On Saturday, 1 August 2020 09:14:36 UTC+1, Broadback wrote:
What are you trying to do?
Back up your documents? Have an image whereby you can restore everything to a bare disc?
What version of Macrium? It appears to have had quite a few decent reports though I have no personal experience. Could it be that you need an updated version?
You need a late-patched 6.x.x version, or really a 7.x.x
version, to back up a Windows 10 C: drive. It'll throw an
error before the backup is even a bit started, if you don't
have such a version. Macrium is rather conservative that way,
rejecting backup materials if the metadata analysis does
not complete normally at the start.
Using VSS, it can back up C: "hot" , while the OS is running.
But you have to make sure to select all the partitions
that accompany Windows 10, to have a good result later when
restoring to a blank new disk drive. You can't "just" backup
C: and leave the other ones unticked. And it won't warn you
either, that you've done something un-wise. It'll let
you proceed, because it's a power-user tool and takes
There are situations where I only back up C: , because I know
an experiment will run amok and damage the contents on C: .
Because the boot materials seldom change, I can then restore
C: onto the drive and replace the old damaged C: .
But for a lot of other scenarios, you want to backup everything.
At least, until you understand what bits and pieces are "critical".
The built-in backup solves this problem for you:
wbAdmin start backup -backupTarget:E: -allCritical -quiet
The allCritical tells "Windows 7 Backup" (the program), to back up
everything needed to boot C: . The output would be stored on E:\
Restore is available from the installer DVD.
Not that I'm recommending that tool, just demonstrating in
that example, the developer thought about users, and the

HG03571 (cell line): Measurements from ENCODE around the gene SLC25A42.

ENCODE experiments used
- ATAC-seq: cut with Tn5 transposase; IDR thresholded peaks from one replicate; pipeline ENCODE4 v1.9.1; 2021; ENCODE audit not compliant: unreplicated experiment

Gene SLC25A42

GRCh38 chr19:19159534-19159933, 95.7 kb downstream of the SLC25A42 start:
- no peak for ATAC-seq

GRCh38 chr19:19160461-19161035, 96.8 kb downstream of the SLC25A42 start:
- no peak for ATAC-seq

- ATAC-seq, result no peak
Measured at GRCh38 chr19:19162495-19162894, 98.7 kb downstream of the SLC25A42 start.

user not knowing which ones to grab at backup time.
Acronis had a relatively easy program to use.
I downloaded a trial and tested the interface and
the interface is easier to use than Macrium.
There are *lots* of backup programs. This list isn't
up to date, but it's still a start. Several programs
offer free versions (capable of making Full backups
but you pay money for Incremental capability).
Windows 10 itself has a program called "Windows 7 backup".
It currently stores partitions as .vhdx files. It's
a full backup. If the GUI is not present, you can do a
backup with it like this. The allCritical parameter
specifies that the system and boot partitions be backed up,
the Include option covers any other partitions you might
like. Even though C: is covered twice in this command example,
only one backup of it is made. And restored later. Boot the
installer DVD, to access E: and do a restore.
wbAdmin start backup -backupTarget:E: -include:C:,D:,F: -allCritical -quiet
Output would be in E:\WindowsImageBackup .
I'm not sure I'm following your assertion about Macrium.
Are you saying the backup to the External disk failed in some way ?
Or, that during restoration, things did not turn out in
a "bootable" condition ?
It's possible to be too selective and not back up
enough partitions to make Windows boot later. If your
boot materials are spread over multiple disks, you
might inadvertently lose some when making your Full backup.
The Macrium Rescue CD you used during restore, has a
Boot Repair option in one of the menus. It will
rebuild the BCD. I prefer it slightly, to the repair
capabilities that Windows 10 has during startup
(which don't always work). The repair order is:
1) Install and cable up, only the disk needing repair. Don't
complicate the situation by having too many disks
present, getting the wrong ones scanned and so on.
That way, it might only show one item to select in the
menu in (2), resulting in less hair loss.
2) Boot Macrium Rescue CD, use Boot Repair. Reboot is next.
3) Attempt to boot windows. If Windows 10 won't start,
the Windows Repair will run. If Macrium has had a crack
at it first, the Windows Repair can then finish the job.
Now, if you're saying some partition type has changed,
that seems unlikely.
You can use TestDisk to scan a disk. But I hardly ever
use this for repairing the partition table (in the
MBR or otherwise), because there is too much digital
noise for the scan to correctly rebuild the table.